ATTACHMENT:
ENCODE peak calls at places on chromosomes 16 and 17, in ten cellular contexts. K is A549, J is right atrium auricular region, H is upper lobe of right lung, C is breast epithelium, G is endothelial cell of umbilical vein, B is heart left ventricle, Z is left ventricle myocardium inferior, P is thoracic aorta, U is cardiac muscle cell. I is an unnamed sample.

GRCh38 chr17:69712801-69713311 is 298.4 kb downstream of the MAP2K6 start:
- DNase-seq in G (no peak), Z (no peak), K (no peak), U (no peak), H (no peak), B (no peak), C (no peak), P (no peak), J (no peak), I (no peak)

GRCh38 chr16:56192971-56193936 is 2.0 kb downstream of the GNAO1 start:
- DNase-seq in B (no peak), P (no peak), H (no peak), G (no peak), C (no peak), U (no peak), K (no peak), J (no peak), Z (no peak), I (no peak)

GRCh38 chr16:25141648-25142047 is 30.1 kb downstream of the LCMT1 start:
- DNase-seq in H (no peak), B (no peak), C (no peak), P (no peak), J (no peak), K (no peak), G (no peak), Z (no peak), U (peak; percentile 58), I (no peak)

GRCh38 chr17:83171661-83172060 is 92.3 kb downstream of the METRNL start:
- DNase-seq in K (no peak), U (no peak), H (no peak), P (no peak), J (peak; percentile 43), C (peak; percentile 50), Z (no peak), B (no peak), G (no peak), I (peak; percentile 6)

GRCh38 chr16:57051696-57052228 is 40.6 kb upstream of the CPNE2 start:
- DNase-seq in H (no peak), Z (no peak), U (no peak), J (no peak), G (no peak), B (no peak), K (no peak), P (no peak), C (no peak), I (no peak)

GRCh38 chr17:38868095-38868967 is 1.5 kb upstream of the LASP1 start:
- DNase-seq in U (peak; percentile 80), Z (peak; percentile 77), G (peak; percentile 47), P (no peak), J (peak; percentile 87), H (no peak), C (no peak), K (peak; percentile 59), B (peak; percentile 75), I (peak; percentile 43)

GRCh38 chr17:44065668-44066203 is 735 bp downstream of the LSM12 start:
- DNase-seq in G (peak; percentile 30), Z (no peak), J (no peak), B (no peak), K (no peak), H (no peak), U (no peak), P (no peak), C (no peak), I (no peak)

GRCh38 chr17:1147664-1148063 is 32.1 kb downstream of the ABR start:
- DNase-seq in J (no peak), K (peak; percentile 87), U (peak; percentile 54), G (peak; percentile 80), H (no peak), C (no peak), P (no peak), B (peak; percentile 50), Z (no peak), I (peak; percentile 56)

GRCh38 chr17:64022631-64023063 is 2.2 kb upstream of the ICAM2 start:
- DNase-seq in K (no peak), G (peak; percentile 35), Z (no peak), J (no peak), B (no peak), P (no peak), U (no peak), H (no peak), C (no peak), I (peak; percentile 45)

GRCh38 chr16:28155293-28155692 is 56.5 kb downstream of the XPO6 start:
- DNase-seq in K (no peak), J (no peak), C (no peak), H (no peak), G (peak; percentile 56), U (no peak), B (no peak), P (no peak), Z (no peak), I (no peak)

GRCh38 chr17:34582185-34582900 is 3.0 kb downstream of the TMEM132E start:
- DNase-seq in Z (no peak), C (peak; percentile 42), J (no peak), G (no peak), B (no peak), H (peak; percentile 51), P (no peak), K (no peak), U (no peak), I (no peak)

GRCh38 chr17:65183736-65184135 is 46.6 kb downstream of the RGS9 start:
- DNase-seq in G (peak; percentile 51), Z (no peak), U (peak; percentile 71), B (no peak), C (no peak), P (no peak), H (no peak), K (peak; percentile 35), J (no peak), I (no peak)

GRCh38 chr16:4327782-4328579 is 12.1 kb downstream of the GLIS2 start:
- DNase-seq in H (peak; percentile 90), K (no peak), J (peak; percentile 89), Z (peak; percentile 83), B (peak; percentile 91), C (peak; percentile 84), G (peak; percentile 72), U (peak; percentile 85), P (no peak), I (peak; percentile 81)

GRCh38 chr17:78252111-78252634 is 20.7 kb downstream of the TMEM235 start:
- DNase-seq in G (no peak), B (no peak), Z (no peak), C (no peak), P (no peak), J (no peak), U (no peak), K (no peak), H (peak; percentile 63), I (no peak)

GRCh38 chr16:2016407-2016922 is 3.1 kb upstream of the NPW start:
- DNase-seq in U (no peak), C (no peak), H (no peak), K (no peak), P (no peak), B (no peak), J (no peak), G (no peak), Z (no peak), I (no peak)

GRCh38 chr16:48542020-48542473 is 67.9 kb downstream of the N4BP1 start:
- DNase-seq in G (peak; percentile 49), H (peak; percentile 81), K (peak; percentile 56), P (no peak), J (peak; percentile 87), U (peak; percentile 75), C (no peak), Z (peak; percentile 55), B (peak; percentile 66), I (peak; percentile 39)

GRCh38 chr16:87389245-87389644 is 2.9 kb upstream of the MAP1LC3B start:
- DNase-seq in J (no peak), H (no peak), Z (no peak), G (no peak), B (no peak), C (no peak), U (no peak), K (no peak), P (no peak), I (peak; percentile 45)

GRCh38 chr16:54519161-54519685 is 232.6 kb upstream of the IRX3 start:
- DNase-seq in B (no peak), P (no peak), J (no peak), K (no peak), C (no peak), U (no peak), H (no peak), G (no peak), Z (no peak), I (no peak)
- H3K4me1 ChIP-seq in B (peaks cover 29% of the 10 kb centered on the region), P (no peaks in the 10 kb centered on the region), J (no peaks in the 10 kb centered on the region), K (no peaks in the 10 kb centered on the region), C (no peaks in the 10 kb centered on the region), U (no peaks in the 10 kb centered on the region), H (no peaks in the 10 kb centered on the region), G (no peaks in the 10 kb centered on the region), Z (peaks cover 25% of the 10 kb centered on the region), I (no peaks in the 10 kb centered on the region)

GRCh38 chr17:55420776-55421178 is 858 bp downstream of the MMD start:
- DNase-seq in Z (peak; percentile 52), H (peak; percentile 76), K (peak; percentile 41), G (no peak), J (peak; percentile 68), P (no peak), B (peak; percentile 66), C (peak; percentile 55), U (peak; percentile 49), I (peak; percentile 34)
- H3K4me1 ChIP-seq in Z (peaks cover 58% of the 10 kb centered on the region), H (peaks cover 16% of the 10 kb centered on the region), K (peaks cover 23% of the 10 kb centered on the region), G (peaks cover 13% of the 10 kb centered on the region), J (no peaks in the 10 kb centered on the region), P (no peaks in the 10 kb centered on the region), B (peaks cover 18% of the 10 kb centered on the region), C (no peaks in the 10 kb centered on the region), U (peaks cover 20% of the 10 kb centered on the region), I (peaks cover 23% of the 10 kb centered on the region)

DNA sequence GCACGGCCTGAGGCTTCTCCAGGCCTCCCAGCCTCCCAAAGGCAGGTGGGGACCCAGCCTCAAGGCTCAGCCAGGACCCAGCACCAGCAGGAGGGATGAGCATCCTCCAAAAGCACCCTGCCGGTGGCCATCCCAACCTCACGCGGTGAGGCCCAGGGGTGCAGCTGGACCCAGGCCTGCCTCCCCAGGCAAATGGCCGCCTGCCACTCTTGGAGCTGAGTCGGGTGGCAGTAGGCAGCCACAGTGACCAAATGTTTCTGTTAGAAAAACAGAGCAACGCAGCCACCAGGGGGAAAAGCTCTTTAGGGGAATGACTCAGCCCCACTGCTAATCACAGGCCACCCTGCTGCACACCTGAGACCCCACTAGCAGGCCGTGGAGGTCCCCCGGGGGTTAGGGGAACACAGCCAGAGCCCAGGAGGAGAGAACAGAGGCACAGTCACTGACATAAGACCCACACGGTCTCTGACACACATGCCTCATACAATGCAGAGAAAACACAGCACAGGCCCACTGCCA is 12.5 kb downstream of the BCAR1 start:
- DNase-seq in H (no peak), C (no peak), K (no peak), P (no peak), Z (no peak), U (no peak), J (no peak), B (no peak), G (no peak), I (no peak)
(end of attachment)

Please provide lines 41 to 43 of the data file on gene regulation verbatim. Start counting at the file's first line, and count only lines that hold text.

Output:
- H3K4me1 ChIP-seq in Z (peaks cover 58% of the 10 kb centered on the region), H (peaks cover 16% of the 10 kb centered on the region), K (peaks cover 23% of the 10 kb centered on the region), G (peaks cover 13% of the 10 kb centered on the region), J (no peaks in the 10 kb centered on the region), P (no peaks in the 10 kb centered on the region), B (peaks cover 18% of the 10 kb centered on the region), C (no peaks in the 10 kb centered on the region), U (peaks cover 20% of the 10 kb centered on the region), I (peaks cover 23% of the 10 kb centered on the region)

DNA sequence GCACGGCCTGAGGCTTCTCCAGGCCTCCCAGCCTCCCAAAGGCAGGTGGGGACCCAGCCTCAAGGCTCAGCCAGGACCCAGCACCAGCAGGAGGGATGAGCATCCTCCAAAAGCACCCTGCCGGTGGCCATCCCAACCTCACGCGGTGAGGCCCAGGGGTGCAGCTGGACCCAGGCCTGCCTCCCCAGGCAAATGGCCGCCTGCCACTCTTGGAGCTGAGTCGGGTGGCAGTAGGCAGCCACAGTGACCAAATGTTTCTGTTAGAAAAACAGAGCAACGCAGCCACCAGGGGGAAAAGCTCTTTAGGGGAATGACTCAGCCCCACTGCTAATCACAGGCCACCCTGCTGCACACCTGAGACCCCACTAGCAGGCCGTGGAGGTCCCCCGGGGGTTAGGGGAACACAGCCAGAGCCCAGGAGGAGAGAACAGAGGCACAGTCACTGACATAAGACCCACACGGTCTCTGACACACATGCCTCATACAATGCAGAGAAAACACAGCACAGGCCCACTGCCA is 12.5 kb downstream of the BCAR1 start:
- DNase-seq in H (no peak), C (no peak), K (no peak), P (no peak), Z (no peak), U (no peak), J (no peak), B (no peak), G (no peak), I (no peak)